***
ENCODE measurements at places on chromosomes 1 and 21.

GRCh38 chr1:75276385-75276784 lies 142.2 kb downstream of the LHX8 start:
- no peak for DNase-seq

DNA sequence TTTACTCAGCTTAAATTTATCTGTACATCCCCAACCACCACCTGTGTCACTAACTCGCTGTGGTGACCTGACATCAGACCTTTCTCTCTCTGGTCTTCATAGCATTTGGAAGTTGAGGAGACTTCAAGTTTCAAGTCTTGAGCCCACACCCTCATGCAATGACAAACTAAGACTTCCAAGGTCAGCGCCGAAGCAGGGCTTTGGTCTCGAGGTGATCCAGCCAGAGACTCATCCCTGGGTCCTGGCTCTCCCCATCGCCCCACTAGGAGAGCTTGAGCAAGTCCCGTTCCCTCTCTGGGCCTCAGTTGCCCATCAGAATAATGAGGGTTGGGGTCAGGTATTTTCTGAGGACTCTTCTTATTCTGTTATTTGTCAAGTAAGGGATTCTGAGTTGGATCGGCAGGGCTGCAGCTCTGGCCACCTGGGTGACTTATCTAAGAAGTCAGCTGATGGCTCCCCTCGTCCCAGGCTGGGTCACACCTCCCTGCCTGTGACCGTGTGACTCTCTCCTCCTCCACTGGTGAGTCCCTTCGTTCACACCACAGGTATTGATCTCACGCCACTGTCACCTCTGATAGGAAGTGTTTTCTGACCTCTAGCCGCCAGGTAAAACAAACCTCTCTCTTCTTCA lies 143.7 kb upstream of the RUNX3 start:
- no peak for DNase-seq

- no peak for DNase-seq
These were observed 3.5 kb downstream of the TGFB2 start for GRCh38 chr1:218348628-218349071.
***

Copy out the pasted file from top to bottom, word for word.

ENCODE measurements at places on chromosomes 1 and 21.

GRCh38 chr1:75276385-75276784 lies 142.2 kb downstream of the LHX8 start:
- no peak for DNase-seq

DNA sequence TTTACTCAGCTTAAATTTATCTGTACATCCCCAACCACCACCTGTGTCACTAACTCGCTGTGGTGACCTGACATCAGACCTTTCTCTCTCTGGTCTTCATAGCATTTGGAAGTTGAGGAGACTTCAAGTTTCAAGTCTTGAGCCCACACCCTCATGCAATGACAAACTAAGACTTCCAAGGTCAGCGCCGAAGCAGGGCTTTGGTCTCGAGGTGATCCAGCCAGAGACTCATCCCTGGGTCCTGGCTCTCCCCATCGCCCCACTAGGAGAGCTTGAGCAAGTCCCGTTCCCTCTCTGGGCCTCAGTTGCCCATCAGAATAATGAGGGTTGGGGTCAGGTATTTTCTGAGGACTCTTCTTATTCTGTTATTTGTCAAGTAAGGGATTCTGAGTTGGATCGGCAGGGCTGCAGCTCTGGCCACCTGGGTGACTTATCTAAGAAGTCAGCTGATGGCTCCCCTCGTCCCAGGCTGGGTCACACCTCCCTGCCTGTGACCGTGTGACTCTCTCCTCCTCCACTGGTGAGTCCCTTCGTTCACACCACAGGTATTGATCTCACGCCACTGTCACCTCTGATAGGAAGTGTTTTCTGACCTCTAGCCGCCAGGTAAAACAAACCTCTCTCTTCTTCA lies 143.7 kb upstream of the RUNX3 start:
- no peak for DNase-seq

- no peak for DNase-seq
These were observed 3.5 kb downstream of the TGFB2 start for GRCh38 chr1:218348628-218349071.